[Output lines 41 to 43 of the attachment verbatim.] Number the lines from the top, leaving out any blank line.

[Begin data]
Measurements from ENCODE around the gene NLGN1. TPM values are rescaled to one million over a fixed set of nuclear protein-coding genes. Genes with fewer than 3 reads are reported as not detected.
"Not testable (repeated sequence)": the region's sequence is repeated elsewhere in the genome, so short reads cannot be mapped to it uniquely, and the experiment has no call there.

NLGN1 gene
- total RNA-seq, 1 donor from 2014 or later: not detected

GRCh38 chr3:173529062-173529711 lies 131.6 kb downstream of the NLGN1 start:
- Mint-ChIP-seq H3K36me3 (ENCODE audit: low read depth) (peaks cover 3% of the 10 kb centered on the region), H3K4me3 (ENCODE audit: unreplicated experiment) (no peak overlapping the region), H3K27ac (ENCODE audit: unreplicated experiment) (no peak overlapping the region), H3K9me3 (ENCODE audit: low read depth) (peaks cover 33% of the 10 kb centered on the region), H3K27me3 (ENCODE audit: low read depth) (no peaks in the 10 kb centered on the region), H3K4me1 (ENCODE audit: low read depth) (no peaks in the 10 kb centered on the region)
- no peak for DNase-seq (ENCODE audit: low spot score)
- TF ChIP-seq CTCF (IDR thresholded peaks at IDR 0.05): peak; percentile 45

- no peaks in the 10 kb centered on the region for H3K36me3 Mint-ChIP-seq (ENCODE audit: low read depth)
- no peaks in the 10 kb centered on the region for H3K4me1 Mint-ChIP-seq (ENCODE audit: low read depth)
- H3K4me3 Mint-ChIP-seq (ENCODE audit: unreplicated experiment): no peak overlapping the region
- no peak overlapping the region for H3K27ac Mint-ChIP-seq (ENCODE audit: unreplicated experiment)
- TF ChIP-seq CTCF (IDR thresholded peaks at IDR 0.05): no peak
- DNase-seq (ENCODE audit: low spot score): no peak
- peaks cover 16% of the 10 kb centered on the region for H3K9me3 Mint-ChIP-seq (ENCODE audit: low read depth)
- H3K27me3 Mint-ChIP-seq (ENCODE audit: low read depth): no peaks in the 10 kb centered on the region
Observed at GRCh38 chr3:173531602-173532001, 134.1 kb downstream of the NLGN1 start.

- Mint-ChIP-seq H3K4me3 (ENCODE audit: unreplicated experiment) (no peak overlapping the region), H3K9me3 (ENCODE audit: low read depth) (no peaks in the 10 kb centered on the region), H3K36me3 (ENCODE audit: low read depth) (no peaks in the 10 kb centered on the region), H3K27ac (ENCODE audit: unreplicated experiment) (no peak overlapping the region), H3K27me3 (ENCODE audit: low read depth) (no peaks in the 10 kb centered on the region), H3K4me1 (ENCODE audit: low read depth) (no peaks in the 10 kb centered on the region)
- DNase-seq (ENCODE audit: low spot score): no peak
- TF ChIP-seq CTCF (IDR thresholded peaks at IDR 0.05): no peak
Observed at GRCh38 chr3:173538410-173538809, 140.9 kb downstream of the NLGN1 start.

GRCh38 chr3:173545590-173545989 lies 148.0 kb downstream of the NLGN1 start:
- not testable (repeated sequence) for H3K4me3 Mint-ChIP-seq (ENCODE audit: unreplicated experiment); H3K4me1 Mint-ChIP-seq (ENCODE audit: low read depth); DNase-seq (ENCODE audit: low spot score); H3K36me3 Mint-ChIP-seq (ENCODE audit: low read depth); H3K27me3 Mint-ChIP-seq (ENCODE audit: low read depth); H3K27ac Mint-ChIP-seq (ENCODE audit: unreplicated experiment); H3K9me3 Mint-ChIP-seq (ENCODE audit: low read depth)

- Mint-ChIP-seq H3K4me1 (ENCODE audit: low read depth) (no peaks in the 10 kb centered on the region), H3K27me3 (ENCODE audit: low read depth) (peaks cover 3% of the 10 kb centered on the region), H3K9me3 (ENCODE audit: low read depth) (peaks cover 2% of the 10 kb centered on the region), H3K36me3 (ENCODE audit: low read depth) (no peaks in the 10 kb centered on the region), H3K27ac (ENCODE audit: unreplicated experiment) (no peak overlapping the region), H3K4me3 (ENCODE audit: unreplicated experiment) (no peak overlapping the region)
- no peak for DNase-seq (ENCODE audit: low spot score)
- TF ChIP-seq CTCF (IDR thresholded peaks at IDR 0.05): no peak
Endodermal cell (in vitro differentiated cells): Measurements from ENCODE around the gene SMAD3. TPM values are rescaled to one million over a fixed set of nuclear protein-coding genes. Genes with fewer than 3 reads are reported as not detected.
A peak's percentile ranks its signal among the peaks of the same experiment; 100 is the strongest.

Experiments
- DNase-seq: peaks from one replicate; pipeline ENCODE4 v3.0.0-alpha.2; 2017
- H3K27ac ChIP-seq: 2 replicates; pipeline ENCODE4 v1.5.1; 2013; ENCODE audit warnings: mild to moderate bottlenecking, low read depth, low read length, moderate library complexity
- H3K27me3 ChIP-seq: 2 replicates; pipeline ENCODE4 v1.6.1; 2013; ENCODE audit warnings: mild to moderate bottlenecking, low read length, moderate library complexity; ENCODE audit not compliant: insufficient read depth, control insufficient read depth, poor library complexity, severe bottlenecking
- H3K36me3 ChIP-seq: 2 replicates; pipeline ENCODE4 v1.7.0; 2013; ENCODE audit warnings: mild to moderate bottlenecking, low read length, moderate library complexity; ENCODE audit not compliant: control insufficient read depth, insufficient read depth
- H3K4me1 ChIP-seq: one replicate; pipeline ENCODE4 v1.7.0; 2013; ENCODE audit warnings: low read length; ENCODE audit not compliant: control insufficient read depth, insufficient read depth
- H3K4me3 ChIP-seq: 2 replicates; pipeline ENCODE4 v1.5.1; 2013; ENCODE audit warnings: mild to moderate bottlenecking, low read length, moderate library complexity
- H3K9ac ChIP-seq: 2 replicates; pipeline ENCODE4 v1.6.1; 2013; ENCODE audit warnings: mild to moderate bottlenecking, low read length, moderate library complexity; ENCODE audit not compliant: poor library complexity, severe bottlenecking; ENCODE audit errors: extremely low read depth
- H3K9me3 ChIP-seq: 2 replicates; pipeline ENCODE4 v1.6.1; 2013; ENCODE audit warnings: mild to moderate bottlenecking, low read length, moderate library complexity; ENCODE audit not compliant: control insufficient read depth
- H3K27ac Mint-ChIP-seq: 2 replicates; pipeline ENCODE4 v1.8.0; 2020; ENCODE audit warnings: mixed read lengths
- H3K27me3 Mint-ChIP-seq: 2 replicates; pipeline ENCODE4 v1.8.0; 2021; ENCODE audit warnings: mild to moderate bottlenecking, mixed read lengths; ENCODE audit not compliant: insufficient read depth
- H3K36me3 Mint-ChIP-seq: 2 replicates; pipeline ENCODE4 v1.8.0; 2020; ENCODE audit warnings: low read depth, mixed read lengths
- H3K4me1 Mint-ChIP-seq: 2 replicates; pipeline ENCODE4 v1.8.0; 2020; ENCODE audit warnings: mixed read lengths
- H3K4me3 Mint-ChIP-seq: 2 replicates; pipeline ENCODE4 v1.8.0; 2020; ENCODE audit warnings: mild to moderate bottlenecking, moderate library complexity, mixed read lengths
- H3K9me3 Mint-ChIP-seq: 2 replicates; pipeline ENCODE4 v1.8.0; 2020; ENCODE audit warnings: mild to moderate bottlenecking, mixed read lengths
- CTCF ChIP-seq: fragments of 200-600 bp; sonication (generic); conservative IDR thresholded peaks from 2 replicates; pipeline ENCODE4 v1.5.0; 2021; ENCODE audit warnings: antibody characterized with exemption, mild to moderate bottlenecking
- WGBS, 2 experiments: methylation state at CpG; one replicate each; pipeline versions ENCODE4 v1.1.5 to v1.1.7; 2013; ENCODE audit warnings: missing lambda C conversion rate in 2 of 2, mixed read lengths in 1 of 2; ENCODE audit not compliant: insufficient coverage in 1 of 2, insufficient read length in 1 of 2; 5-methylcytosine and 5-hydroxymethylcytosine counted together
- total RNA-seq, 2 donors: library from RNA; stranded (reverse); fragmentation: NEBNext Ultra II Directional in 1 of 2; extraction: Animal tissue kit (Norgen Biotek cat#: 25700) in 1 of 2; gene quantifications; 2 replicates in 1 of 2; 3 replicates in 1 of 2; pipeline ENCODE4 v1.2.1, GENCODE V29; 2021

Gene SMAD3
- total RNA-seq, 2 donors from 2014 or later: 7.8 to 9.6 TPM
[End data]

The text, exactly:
- H3K4me1 Mint-ChIP-seq: 2 replicates; pipeline ENCODE4 v1.8.0; 2020; ENCODE audit warnings: mixed read lengths
- H3K4me3 Mint-ChIP-seq: 2 replicates; pipeline ENCODE4 v1.8.0; 2020; ENCODE audit warnings: mild to moderate bottlenecking, moderate library complexity, mixed read lengths
- H3K9me3 Mint-ChIP-seq: 2 replicates; pipeline ENCODE4 v1.8.0; 2020; ENCODE audit warnings: mild to moderate bottlenecking, mixed read lengths